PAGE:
June Claire Wayne, painter, printmaker and administrator, was born in Chicago in 1918. She was primarily self-taught as an artist and, at age 18, had her first major exhibition at Palacio de Bellas Artes in Mexico City. In 1939, Wayne moved to New York where she worked in the garment industry. With World War II underway, she traveled to California where she studied technical drawing at the California Institute of Technology in Pasadena. After a brief return to Chicago where she worked in the WPA program and wrote for a radio station, she relocated permanently to Los Angeles in 1946. Wayne attended Lynton Kistler's workshops on fine printing and worked in his studio on numerous occasions.
Dissatisfied because the workshop could not meet her creative demands, she went to Paris in 1957 to work with Marcel Durassier. Working with master printers and fine paper made it apparent that a comparable workshop was needed in the United States. She consulted with Clinton Adams in 1959 and, with grants from the Ford Foundation, the Tamarind Lithography Workshop was founded in Los Angeles in 1960. Adams served as the founding associate director and Wayne served as its director for a decade.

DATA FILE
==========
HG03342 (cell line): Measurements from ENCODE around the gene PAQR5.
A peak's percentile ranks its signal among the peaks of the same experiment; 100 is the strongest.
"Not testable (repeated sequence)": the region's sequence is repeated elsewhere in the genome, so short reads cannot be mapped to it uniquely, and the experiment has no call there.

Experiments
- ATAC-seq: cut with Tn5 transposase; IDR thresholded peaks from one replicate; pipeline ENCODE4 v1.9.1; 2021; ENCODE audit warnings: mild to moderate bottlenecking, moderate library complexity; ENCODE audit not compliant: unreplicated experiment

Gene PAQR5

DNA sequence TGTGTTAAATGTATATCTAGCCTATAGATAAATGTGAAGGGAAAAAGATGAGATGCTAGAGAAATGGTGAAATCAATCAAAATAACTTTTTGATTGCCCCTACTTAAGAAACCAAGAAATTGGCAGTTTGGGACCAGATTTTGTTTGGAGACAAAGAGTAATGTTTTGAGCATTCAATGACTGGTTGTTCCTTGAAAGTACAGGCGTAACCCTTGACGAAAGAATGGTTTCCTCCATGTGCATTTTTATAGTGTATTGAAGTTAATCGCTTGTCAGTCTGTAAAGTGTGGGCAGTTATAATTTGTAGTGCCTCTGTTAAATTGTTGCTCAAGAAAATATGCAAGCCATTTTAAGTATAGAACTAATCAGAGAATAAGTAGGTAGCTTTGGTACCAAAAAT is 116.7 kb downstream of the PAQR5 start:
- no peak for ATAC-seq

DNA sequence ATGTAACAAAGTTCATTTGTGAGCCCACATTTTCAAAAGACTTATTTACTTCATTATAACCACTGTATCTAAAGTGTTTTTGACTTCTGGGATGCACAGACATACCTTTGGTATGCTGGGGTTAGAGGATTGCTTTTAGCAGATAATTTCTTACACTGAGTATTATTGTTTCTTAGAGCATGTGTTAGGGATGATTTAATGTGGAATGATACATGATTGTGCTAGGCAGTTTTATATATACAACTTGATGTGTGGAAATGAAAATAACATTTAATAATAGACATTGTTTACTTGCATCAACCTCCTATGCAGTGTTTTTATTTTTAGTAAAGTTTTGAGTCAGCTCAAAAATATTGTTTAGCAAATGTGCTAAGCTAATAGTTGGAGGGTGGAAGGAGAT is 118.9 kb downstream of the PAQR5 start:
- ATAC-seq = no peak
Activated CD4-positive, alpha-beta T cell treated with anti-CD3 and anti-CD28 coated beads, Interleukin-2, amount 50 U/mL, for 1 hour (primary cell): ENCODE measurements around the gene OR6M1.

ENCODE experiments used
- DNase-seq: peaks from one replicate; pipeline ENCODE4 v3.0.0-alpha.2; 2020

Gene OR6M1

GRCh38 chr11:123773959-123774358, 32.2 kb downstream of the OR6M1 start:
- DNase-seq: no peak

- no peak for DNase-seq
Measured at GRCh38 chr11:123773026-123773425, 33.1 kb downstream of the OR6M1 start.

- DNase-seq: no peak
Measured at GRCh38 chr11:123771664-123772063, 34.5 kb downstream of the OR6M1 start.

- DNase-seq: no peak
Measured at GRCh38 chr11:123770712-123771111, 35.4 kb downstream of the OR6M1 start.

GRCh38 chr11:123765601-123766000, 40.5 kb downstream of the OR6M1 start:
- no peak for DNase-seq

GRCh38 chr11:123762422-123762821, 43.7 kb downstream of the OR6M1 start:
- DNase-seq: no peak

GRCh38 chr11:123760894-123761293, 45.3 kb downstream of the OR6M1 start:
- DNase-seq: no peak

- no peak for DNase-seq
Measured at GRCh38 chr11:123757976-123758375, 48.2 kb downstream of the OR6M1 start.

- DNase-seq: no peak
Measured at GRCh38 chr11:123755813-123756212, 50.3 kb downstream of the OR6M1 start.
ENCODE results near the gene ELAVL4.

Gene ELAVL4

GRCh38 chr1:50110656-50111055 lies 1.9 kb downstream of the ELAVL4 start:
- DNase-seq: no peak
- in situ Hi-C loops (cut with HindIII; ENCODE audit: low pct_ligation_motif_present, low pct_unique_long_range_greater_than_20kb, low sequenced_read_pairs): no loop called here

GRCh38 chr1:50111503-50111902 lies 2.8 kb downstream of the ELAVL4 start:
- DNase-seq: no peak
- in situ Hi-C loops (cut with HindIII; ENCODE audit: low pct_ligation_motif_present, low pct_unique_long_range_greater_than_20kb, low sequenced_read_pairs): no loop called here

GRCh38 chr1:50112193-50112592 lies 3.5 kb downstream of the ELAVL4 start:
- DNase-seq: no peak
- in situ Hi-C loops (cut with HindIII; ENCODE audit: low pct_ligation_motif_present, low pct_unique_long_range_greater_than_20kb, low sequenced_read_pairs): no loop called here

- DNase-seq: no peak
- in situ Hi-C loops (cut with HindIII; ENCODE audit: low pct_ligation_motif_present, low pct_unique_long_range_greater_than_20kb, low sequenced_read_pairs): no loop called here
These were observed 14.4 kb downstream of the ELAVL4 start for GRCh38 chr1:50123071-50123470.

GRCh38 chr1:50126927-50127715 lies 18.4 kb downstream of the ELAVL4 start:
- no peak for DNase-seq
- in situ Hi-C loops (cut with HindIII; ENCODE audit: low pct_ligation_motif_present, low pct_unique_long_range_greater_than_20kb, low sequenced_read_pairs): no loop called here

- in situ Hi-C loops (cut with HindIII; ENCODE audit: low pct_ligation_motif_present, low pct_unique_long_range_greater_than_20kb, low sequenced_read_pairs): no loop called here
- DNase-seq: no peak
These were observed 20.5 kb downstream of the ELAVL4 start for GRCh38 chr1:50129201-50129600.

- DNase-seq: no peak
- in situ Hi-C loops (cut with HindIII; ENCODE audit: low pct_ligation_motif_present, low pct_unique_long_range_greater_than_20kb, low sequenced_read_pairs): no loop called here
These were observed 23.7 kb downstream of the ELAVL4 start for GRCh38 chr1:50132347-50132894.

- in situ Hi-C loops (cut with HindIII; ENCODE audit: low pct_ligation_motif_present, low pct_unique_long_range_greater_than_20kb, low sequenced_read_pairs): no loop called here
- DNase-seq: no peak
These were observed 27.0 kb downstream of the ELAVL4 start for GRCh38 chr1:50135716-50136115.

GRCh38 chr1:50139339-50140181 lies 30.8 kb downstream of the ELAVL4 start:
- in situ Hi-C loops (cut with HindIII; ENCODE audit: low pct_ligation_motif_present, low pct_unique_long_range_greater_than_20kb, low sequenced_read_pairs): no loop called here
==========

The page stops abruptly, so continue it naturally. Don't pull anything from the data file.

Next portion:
Wayne's legacy is the Tamarind Institute and she is insured a niche in the history of lithography. She has been honored with numerous accolades and her affiliations include the National Association of Women Artists, Society of American Graphic Artists, Philadelphia Print Club, Los Angeles Art Association, and the Society of Washington Printmakers. Her work is represented in numerous collections of which a few are the Library of Congress, Achenbach Foundation for the Graphic Arts, Bibliotheque Nationale, University of Southern California, Los Angeles Museum of Art, and the New York Museum of Modern Art.